Saint Lazarus (1569-1570) by Niccolò RoselliMusei di Arte Antica

… and in the iconic “Saint Lazarus” by Niccolò Roselli from 1569–70.

The Beheading of Saint John the Baptist (ca. 1572) by Giuseppe Mazzuoli (called Bastarolo)Musei di Arte Antica

Crucial is Giuseppe Mazzuoli, known as Il Bastarolo, who was very active painting at the Saint Barbara Oratory. Painter capable of crossing the age of Manner as a protagonist, he created the extraordinary "Decollazione del Battista" of about 1572.

Madonna and Child in glory with saints Barbara and Ursula adored by the spinsters (ca. 1586) by Giuseppe Mazzuoli (called Bastarolo)Musei di Arte Antica

Over the years, the artist has changed his language, composing altarpieces of profound religious inspiration, as in the "Pala delle Zitelle" of around 1586, which will be models for artists of the early seventeenth century.

The Beheading of Saint John the Baptist (1603-1605) by Ippolito ScarsellaMusei di Arte Antica

But in the orphanages for girls and the nunneries, Scarsellino was without a doubt the favourite painter. His empathetic and emotional universe gave form to the moments of piety and participation not only within that environment, but also for a good part of the bourgeois citizens of the town between the 16th and 17th centuries. Outstanding are the vibrant “Beheading of John the Baptist”, a sort of a delayed response to Bastarolo’s work...

The Deposition (after 1612) by Ippolito ScarsellaMusei di Arte Antica

Scarsellino is also a skilled narrator of emotion and feelings, as happens in this moving "Deposition". Both this and the previous painting come from San Giovanni Battista.

Saint Jerome Emiliani Takes Care of an Orphan (1595-1600) by Ippolito ScarsellaMusei di Arte Antica

A Model Painting

The "San Girolamo Emiliani Receives an Orphan" was painted by Scarsellino and comes from the Orphanage of Mercy. It embodies the spirit of the structure for which it was created. In fact, the moment in which the saint, founder of the Somaschi, takes up the task of taking care of a boy who has just become an orphan is immortalized. In a simple, naturalistic and empathetic way, the primary function of this institute is evoked: to look after, support and train the weakest.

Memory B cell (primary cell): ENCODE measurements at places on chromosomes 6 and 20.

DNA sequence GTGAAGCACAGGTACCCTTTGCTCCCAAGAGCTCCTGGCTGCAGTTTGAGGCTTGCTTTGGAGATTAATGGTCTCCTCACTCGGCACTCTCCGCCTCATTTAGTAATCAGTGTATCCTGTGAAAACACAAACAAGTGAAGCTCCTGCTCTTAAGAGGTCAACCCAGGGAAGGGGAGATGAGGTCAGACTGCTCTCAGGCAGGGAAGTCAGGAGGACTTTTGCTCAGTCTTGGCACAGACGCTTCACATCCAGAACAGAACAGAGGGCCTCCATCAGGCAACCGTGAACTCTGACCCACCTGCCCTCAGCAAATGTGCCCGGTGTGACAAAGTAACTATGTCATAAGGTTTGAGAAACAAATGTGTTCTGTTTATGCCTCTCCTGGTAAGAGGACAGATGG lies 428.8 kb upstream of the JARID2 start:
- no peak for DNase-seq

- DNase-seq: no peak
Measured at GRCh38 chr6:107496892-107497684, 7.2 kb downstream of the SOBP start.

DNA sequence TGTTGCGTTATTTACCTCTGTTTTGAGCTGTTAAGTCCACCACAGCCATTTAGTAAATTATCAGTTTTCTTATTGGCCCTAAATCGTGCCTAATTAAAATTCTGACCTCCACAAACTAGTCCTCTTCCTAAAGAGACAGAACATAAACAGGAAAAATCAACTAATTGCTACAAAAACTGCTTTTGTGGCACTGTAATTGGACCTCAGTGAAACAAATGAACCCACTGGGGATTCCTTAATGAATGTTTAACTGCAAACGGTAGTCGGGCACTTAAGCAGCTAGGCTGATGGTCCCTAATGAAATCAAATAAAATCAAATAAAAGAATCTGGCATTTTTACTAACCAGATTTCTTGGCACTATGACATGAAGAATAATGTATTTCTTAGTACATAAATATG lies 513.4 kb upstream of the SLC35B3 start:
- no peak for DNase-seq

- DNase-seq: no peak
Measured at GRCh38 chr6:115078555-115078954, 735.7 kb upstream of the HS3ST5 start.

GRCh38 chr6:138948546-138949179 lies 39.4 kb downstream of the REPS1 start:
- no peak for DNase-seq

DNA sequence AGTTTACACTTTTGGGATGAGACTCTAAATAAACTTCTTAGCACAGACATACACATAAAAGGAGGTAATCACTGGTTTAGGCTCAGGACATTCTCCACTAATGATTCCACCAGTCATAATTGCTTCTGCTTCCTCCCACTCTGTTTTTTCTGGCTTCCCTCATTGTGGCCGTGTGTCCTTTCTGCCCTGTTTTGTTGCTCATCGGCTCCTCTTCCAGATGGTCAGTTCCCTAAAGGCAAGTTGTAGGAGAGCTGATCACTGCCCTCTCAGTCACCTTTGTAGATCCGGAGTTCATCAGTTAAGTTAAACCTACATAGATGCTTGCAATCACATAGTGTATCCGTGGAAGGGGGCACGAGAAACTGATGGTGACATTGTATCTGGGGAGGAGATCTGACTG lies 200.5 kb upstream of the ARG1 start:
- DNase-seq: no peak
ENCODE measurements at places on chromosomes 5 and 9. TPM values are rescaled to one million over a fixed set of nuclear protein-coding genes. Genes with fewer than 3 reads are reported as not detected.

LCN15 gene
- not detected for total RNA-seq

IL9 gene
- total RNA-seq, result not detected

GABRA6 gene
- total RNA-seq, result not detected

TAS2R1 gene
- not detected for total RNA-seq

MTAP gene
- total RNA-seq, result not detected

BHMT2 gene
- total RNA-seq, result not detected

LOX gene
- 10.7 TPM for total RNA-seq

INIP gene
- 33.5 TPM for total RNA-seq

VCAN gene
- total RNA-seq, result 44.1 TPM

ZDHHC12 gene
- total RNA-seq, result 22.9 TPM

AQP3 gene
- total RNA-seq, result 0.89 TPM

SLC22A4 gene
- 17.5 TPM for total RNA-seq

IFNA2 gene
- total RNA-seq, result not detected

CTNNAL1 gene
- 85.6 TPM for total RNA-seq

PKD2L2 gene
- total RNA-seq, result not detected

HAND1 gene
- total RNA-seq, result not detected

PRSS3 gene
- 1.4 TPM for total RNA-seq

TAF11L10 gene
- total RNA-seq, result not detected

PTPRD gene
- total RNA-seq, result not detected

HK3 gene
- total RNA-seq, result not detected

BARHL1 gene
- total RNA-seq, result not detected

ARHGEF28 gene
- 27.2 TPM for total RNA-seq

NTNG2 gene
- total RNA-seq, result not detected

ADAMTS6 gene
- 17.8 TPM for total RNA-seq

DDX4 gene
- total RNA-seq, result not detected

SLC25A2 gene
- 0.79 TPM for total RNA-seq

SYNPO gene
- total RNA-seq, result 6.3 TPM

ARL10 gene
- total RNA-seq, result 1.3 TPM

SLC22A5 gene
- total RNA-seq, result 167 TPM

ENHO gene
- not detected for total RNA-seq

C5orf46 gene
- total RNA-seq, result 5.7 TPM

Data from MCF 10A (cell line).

Christ in Glory with Saints Peter and Paul adored by beggars (1615-20) by Carlo BononiMusei di Arte Antica

Between Tradition and Modernity, Carlo Bononi and Others

Despite the Este family’s forced abandonment of the city in 1598 and the arrival of the Papal Legation, Ferrara initially enjoys a moment of great fervour in sacred art at this time.Dominating the room is one of the most important paintings of these years: the monumental “Christ in Glory between Saints Peter and Paul” (1615–20) that once decorated the main altar of the church of Saint Peter and Saint Paul of the Mendicants.The painting is by the Ferrarese artist Carlo Bononi (1569?–1632), who at the dawn of the Baroque Age knew how to anticipate many of the expressive formulas typical of the 17th century. 

Despite damage that has occurred over the years, the canvas bears witness to the originality of this master of sentiment and empathy. The refined colours stand out against the dark background, while the sacred figures are worshipped by the poor who are arranged in a semicircle around the altar and crucifix. A work showing 17th century piety, therefore, and the welfare programs offered through religion in the convent of the Mendicant order.

Saint Paul (1615-20) by Giovanni Andrea GhirardoniMusei di Arte Antica

On either side of the altar were two canvases portraying the titular saints of the church. The works by Giovanni Andrea Ghirardoni document the persistence of the Venetian models, from the later Titian and Veronese, that characterized the Ferrara scene in these years.

Saint Peter (1615-20) by Giovanni Andrea GhirardoniMusei di Arte Antica

Saint Rose of Lima receiving the Child from the Virgin Mary (ca. 1759) by Francesco PellegriniMusei di Arte Antica

Credits: Story

"Painting Affections. Sacred painting in Ferrara between the 16th and 17th centuries" was an exhibition held at the Estense Castle in Ferrara between 25 January and 26 December 2019.

Curated by Giovanni Sassu, with the collaboration of Romeo Pio Cristofori and Tito Manlio Cerioli.

Organizing bodies: Comune di Ferrara, Fondazione Ferrara Arte and ASP - Personal Services Company

Credits: All media
The story featured may in some cases have been created by an independent third party and may not always represent the views of the institutions, listed below, who have supplied the content.